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Calling a Republican redraw of Texas House districts "retrogressive," Democratic Rep. Garnet Coleman of Houston said it doesn’t reflect the state’s growing minority population.
From 2000 to 2010, "close to 90 percent of the population growth in Texas was non-Anglo, yet this map reduces the number of districts where communities of color can elect their candidate of choice," he said in an April 28 press release. That day, the GOP-dominant House approved the revisions, which Coleman says eliminates one district in which Hispanics make up the majority of registered voters, sending the plan to the Senate.
We’re not going to weigh in on whether the map disenfranchises voters. But we wondered whether he correctly pegged the state’s non-Anglo population growth.
In April 2010, the Democratic Lone Star Project similarly said the state was expected to gain congressional seats "almost entirely due to the growth of the African American and Hispanic populations in Texas in virtually every region of the state." We rated that Mostly True, finding that Hispanic growth seemed likely to deserve credit for Texas gaining seats, but that would be uncertain until the 2010 Census was complete.
One year later, it is. And responding to our request for evidence to support Coleman’s claim, Joe Madden, Coleman’s chief of staff, pointed us to data from the U.S. Census Bureau.
According to the 2010 Census, Texas grew 20.6 percent in the decade. It was the fifth fastest-growing state behind Nevada, Arizona, Utah and Idaho. By raw numbers alone, Texas’ population increased by about 4.3 million people. California, which retained the largest population, increased by 3.4 million.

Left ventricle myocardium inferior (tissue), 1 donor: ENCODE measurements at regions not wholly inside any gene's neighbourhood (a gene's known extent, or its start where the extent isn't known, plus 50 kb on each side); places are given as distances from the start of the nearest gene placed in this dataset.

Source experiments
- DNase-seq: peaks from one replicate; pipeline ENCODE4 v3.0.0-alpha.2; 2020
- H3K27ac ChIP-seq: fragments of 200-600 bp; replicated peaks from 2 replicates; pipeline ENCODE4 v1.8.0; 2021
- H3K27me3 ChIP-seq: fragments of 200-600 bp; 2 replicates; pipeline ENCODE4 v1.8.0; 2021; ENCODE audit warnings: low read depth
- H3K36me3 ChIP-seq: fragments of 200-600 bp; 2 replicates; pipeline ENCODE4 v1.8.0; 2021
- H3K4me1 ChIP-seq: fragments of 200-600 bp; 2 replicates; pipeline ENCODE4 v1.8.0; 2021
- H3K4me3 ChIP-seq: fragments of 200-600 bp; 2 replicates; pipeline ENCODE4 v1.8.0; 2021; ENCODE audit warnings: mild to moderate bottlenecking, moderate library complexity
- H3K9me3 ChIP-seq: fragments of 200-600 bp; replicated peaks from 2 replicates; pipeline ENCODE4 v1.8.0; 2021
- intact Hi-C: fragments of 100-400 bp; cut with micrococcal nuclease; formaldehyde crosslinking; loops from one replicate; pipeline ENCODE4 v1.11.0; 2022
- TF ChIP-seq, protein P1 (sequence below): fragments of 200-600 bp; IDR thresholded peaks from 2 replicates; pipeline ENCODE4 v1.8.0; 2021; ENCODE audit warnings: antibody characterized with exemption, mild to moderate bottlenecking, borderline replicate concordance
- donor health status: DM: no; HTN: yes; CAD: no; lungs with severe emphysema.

How much of Texas’ population growth was due to non-Anglos?
According to census data, in 2000, about 9.9 million minorities — people who reported their ethnicity and race as something other than non-Hispanic white — accounted for 47.6 percent of the state’s population. From 2000 to 2010, the minority population swelled by 3.8 million, accounting for 54.7 percent of the population — and also making minorities responsible for about 89 percent of the state’s growth through the decade.
According to a Feb. 18 Austin American-Statesman news article analyzing the new census data, Latinos accounted for two-thirds of Texas' growth over the decade and made up 37.6 percent of the state's total population through 2010, while blacks made up 11.5 percent of the growth.
Robert Bernstein, a Census Bureau spokesman, told us that Coleman was "pretty much on the mark."
We rate Coleman’s statement as True.
Statement from Rep. Coleman on redistricting map passed by the House, April 28, 2011
Redistricting letter from Rep. Coleman to U.S. Department of Justice, April 29, 2011
U.S. Census Bureau, Population distribution and change: 2000 to 2010, issued March 2011
U.S. Census Bureau, Overview of race and Hispanic origin: 2010, issued March 2011
Austin American-Statesman, Minorities drive population surge throughout Texas; Hispanics and Asians account for 71 percent of Austin’s increase, Feb. 18 , 2011
Interview with Joe Madden, chief of staff for state Rep. Garnet Coleman, May 2, 2011
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